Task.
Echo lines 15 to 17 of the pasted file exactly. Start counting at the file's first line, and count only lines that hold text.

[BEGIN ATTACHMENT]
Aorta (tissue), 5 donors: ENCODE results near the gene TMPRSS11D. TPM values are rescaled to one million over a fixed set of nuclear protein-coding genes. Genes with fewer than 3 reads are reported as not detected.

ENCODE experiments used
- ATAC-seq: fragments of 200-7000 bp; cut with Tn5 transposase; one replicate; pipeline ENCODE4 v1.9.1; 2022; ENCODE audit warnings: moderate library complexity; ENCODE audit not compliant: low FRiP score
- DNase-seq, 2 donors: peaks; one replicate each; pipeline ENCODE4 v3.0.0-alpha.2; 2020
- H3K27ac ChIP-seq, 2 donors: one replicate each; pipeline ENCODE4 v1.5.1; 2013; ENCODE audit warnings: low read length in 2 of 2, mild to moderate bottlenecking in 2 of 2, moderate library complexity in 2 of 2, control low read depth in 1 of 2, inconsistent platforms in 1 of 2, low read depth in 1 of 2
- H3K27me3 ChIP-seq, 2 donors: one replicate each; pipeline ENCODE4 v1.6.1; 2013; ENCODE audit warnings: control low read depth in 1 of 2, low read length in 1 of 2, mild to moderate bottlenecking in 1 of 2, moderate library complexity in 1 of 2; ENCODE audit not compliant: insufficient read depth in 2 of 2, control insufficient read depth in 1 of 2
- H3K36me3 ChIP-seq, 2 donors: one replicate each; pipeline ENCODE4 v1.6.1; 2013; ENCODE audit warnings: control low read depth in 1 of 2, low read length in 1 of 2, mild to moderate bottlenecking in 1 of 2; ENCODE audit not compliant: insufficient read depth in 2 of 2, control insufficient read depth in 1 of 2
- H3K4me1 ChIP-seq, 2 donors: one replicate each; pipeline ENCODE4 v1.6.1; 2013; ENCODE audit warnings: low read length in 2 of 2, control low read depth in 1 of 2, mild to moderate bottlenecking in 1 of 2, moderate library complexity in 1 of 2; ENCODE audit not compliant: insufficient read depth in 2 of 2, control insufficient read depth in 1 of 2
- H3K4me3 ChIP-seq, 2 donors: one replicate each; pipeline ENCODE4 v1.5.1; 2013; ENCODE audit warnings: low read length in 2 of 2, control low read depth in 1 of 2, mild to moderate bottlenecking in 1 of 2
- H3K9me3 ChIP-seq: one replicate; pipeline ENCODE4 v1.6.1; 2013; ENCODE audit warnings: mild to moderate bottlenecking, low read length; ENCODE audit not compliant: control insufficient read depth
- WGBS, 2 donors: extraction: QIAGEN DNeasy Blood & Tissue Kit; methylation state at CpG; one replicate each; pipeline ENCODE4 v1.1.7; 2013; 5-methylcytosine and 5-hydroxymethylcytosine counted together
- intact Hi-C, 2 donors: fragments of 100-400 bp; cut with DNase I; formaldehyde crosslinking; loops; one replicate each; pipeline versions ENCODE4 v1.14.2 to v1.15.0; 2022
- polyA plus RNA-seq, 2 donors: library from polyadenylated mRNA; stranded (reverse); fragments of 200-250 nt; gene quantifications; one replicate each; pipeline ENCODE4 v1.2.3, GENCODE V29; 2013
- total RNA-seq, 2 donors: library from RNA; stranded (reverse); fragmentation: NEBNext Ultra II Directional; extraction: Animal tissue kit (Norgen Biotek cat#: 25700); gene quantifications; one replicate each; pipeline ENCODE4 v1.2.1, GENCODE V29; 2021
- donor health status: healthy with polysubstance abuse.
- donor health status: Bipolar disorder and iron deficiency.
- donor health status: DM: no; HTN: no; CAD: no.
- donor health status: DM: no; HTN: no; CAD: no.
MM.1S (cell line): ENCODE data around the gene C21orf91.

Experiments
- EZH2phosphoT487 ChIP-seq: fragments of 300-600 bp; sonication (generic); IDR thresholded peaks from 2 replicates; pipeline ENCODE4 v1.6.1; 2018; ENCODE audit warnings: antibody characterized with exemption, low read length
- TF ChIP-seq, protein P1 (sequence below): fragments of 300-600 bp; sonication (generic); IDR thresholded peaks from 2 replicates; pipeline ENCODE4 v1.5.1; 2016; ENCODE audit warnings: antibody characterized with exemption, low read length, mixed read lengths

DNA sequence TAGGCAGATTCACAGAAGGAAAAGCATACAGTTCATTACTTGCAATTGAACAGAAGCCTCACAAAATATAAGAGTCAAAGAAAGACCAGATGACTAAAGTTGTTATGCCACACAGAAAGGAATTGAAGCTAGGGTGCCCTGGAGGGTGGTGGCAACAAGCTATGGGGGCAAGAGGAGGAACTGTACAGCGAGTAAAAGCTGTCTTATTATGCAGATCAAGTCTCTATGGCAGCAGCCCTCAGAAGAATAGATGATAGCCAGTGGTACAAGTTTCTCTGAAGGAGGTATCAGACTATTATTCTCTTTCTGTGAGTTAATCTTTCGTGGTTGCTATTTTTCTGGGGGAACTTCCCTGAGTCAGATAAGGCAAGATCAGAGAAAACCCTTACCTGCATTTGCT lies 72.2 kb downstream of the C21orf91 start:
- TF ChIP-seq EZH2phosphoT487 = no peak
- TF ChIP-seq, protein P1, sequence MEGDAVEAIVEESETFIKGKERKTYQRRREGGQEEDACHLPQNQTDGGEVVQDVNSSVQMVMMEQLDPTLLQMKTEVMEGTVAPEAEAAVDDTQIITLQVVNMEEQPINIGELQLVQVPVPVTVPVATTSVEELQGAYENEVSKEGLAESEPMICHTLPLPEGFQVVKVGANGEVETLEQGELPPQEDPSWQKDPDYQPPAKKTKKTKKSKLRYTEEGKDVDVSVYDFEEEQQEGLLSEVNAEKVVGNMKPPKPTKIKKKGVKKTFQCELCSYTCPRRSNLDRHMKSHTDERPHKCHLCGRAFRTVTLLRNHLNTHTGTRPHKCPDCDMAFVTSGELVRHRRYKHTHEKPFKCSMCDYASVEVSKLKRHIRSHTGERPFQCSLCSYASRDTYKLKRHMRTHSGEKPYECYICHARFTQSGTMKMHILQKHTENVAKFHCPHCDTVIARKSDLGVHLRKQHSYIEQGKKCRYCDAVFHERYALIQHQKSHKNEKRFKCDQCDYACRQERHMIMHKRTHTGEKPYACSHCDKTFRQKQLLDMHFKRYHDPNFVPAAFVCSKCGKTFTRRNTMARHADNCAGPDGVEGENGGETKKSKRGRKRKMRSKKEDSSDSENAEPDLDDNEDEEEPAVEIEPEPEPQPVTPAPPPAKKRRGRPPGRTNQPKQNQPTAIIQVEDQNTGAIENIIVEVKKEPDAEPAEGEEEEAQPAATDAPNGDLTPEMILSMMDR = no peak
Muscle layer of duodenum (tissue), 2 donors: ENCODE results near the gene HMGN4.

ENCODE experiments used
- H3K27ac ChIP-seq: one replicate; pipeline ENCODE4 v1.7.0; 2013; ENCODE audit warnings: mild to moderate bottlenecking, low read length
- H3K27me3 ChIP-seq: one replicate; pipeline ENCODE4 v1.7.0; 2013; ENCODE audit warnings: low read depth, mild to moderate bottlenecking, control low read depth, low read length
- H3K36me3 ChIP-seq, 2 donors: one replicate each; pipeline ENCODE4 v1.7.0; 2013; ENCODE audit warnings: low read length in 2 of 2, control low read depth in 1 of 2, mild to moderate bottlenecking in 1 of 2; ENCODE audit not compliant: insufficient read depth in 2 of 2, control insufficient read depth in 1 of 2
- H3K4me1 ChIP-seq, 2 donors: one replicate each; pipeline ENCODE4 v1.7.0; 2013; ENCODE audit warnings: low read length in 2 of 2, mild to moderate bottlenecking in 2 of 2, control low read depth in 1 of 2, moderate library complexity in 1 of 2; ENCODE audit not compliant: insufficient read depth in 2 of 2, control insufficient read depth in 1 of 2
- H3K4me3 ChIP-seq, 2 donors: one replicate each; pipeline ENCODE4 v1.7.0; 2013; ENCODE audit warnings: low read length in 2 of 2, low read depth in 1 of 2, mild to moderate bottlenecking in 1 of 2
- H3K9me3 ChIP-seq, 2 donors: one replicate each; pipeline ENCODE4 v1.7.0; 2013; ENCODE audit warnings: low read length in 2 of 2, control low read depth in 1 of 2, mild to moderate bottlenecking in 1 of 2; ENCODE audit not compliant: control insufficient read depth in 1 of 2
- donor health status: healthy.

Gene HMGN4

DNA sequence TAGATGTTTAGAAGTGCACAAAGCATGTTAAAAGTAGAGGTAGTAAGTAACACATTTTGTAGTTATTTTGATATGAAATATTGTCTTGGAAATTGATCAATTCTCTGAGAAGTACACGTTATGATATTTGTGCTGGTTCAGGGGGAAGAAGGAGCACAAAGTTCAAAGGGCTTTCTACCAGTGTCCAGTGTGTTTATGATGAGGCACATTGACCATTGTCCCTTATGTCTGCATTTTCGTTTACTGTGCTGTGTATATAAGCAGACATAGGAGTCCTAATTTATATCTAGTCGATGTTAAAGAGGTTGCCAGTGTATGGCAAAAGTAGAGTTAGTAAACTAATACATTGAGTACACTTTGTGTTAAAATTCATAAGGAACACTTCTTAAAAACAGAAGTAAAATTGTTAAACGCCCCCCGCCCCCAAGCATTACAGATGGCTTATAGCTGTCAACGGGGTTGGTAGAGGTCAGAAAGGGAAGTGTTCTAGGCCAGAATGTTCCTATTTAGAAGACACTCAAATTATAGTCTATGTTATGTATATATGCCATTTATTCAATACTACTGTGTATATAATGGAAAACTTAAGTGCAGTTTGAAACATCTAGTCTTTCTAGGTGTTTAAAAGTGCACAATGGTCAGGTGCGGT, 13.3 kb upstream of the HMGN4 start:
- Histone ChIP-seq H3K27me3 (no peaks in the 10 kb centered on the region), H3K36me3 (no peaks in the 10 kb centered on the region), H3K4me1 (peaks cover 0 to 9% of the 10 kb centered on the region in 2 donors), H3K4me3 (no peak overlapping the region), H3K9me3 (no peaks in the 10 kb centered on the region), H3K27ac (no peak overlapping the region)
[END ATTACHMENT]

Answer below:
- donor health status: healthy with polysubstance abuse.
- donor health status: Bipolar disorder and iron deficiency.
- donor health status: DM: no; HTN: no; CAD: no.